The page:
Trivia: Part of the purpose of the Iowa class battleships was to chase down and destroy the Kongo class battlecruisers. What class of ships served as partial justification for the reactivation of the Iowa class?

Searchers Redux

[ 0 ] July 8, 2006 |

Matt wonders what I think about Stephen Metcalf’s trashing of the Searchers. I generally (but not unreservedly) like Metcalf, although he certainly does often fall into the Slate contrarian-for-contrarian’s-sake model of writing. Metcalf really doesn’t care for The Searchers, and blames academia for its reputation:

Its reputation lies elsewhere, with two influential and mutually reinforcing constituencies: critics whose careers emerged out of the rise of “film studies” as a discrete and self-respecting academic discipline, and the first generation of filmmakers—Scorsese and Schrader, but also Francis Ford Coppola, John Milius, and George Lucas—whose careers began in film school. The hosanna chorus for The Searchers is impossible to imagine, in other words, without the formalized presence of film in the university curriculum. The question, then, is: Why did the curriculum attach so intensely to so obviously flawed a movie?

Metcalf also points out that neither Pauline Kael nor Roger Ebert particularly care for the film.

I’m not entirely hostile to Metcalf’s argument. He’s right that The Searchers is a difficult film to watch, and right that there seem to be some glaring problems (most notably Ford’s need to clumsily provide the occasional comic relief). In some sense, The Man Who Shot Liberty Valance, for example, holds together better as a movie. Even on this point I don’t think that Metcalf is completely fair, however. The frequent cuts to the homestead serve to illustrate the passage of time, and the finale (where Scar apparently decides to stop running and leave himself open to cavalry attack) makes more sense that I think Metcalf would allow. Metcalf also feels the unfortunate need to point out that Ford was an unlikable cuss who probably wouldn’t have enjoyed a film studies class, but while true this is pointless and irrelevant.

The problem I have with Metcalf is that he seems to think that because The Searchers leaves open questions that can be talked about, it’s a failure as a movie. Again, the comparison with Liberty Valance is instructive; the hero and narrative in the latter are far more conventional, understandable, and in some sense enjoyable. But there’s something to be said for a film that includes as intractable a hero as Ethan Edwards and as many iconic sequences as The Searchers. There’s often a trade off in evaluating film between a movie that holds together very well and one that combines some extraordinary scenes and performances with some weakeer segments. It’s not surprising, I suppose, that film students prefer and idolize the latter rather than the former. A similar comparison from Spielberg would be the difference between Catch Me if You Can, which is solid throughout, and Saving Private Ryan, which combines some indelible sequences with a lot of long, slow, boring, and conventional scenes.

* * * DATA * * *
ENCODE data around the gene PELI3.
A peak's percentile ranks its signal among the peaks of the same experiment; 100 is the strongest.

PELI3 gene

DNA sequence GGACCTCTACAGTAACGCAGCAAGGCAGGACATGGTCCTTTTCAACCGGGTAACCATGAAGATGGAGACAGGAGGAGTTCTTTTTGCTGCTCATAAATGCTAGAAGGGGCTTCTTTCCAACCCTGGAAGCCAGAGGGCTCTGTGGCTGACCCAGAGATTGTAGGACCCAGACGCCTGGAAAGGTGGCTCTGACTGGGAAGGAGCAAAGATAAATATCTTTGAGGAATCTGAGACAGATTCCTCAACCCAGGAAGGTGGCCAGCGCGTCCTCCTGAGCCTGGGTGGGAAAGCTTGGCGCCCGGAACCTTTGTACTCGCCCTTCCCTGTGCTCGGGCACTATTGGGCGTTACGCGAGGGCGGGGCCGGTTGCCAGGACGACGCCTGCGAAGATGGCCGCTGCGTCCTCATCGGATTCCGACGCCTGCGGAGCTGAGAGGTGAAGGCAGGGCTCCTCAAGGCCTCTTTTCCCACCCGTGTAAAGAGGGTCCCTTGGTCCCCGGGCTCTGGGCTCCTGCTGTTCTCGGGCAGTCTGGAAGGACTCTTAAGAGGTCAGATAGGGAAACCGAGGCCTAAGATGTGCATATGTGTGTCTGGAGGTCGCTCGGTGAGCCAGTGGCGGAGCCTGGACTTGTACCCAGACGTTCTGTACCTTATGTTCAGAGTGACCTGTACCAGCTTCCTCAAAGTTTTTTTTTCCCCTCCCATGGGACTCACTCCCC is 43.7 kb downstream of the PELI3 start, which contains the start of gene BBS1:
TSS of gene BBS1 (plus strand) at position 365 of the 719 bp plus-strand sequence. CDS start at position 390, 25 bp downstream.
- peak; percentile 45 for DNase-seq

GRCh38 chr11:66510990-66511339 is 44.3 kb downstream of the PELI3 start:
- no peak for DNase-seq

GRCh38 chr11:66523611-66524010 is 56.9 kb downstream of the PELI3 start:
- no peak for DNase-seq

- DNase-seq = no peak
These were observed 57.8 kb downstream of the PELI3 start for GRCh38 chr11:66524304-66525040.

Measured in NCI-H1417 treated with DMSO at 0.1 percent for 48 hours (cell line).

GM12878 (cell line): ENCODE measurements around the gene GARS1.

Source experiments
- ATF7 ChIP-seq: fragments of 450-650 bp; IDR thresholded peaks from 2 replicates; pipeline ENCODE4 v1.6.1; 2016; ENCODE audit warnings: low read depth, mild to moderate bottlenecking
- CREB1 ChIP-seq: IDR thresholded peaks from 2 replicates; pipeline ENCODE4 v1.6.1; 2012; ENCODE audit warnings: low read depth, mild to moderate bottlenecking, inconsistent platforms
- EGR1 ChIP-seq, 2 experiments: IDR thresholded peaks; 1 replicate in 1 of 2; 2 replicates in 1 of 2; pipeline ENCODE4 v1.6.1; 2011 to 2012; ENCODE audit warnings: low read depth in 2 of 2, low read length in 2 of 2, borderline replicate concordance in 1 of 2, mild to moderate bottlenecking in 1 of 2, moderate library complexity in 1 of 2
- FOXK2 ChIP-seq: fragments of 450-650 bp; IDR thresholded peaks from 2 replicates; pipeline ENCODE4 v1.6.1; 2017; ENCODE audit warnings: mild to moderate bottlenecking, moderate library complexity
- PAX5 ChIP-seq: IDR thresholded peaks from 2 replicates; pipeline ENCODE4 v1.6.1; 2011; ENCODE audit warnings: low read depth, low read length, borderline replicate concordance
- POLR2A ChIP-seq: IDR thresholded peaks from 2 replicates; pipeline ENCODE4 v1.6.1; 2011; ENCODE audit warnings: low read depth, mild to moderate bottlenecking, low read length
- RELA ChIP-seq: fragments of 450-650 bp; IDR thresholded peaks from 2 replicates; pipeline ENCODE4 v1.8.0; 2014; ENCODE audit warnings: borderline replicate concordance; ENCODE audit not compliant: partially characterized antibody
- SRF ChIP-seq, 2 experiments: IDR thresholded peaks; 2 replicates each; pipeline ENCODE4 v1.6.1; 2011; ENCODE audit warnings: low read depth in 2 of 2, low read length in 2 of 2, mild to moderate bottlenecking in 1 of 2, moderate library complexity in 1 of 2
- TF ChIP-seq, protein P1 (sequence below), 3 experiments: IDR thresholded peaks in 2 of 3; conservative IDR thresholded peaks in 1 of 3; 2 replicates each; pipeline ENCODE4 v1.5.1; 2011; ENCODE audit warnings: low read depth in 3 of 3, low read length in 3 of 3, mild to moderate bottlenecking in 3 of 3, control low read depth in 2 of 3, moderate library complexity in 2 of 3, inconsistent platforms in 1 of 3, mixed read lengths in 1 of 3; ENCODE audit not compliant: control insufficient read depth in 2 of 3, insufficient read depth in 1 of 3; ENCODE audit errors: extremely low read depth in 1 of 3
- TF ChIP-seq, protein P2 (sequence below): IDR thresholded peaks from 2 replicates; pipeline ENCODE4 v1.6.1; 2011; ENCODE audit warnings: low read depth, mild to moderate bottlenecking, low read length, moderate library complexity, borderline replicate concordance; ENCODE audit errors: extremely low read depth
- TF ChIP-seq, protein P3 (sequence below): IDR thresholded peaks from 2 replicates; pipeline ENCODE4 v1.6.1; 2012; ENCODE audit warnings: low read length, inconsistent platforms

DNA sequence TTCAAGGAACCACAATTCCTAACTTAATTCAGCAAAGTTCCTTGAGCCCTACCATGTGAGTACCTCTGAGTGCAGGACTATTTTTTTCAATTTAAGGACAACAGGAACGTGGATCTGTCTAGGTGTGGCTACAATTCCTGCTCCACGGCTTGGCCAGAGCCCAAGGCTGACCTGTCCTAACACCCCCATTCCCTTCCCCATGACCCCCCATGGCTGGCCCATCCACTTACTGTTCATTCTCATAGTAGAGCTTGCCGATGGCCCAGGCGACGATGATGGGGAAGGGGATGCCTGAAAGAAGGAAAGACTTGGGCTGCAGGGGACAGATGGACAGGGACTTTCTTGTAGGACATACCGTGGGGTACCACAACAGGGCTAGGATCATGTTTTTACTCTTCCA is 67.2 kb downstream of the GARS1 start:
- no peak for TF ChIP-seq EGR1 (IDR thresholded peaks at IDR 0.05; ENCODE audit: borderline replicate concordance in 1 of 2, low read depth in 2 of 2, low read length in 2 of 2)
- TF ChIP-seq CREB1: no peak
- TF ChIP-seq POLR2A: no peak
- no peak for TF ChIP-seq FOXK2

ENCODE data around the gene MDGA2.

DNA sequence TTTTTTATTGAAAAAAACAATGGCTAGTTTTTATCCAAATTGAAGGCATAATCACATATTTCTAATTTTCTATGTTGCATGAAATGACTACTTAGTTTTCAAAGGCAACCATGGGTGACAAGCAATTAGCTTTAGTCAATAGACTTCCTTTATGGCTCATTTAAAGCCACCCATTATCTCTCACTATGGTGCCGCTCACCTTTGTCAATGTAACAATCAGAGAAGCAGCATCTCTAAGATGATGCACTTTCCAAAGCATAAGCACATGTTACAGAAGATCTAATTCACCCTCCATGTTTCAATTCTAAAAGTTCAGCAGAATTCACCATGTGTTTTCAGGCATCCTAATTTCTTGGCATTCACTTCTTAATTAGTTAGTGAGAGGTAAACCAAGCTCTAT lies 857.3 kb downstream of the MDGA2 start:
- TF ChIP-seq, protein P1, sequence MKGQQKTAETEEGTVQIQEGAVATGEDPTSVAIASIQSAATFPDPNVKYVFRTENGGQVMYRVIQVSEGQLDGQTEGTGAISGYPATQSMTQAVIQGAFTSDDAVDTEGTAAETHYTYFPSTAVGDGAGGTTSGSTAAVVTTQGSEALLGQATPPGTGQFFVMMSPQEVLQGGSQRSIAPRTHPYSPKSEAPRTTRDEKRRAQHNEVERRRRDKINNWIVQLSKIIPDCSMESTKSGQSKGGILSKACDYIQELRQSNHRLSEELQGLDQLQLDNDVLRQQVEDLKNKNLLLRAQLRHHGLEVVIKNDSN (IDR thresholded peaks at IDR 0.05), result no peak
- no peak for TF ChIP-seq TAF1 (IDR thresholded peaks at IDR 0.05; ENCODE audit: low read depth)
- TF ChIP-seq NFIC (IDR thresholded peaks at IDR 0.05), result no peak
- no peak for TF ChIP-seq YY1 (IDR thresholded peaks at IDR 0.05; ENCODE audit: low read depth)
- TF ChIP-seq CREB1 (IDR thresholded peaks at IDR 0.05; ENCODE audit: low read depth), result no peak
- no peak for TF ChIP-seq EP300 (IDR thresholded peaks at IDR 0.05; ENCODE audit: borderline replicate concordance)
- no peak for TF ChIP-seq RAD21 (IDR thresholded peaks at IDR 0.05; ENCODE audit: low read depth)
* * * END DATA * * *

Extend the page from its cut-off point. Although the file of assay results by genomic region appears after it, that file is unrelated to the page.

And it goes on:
So the question is partially one of preference, and I can understand Metcalf’s position. It’s too bad, though, that he feels he needs to conform to the Slate “snarky contrarian” style of writing, because it makes him sound like a damn wanker.

UPDATE: J-Pod has helped me reaffirm my love of the Searchers. Also see Bryan McKay.

Missile Deterrence

[ 0 ] July 8, 2006 |

It’s unclear why Jon Wolfstahl thinks that a deterrent posture on the part of the United States can convince North Korea to give up its missile program; as Bill Petti notes, the deterrent relationship is two-sided. The North Korean leadership undoubtedly believes that a reliable and vigorous missile program is necessary to deter a US attack, and thus that testing the occasional missile is critical to national survival. The problem of obscure intentions is covered, I believe, in Realism 101. This hardly reduces the utility of a deterrent strategy, however, because the point of such a strategy is not to prevent North Korea from launching missiles, but to prevent NK from launching missiles at American, Korean, and Japanese cities.

I’m a big fan of deterrence, but it can’t solve everything. It is commonly accepted among international relations theorists that a deterrent posture can maintain high level stability while creating low level instability. In other words, North Korea is unlikely to invade the South or attack Japan, but nuclear weapons and missile programs may allow North Korea to get away with all kinds of small provocations. The cost of total war makes it unlikely that the United States will respond forcefully to such provocations and risk open conflict. Thus, in addition to maintaining the deterrent relationship, Pyongyang hopes that missiles and nukes will allow North Korea a wider latitude in foreign policy options.

This is precisely what worries, and what ought to worry, the United States about the Iranian nuclear program. While it’s exciting and scary to talk about how Iran is run by a crazy guy and will try to erase Israel, the real concern is a nuclear Iran, potentially immune to attack, will feel free to increase support for terrorism or intimidate Iraq or fiddle with oil prices or whatever. North Korea can bother the United States in any number of ways, but its status as a missile technology proliferant are most worrying. To the credit of the administration’s foreign policy brain, I suspect that they worry more about what will happen if deterrence succeeds than if deterrence fails, and that these concerns make them reluctant to embrace deterrence as a strategy.

Unfortunately, the administration seems unwilling to deal with problems that can’t be “solved”. The best we can do with North Korea and Iran is management, and deterrence is probably the best strategy we have. Like all policies, it has costs as well as benefits. Given that, deterrence is still a pretty wide umbrella that can allow the use of many different tactics; there are ways of reducing the chance of North Korean proliferation or Iranian support for terrorism, just as there were ways to manage Soviet behavior within the general deterrent relationship.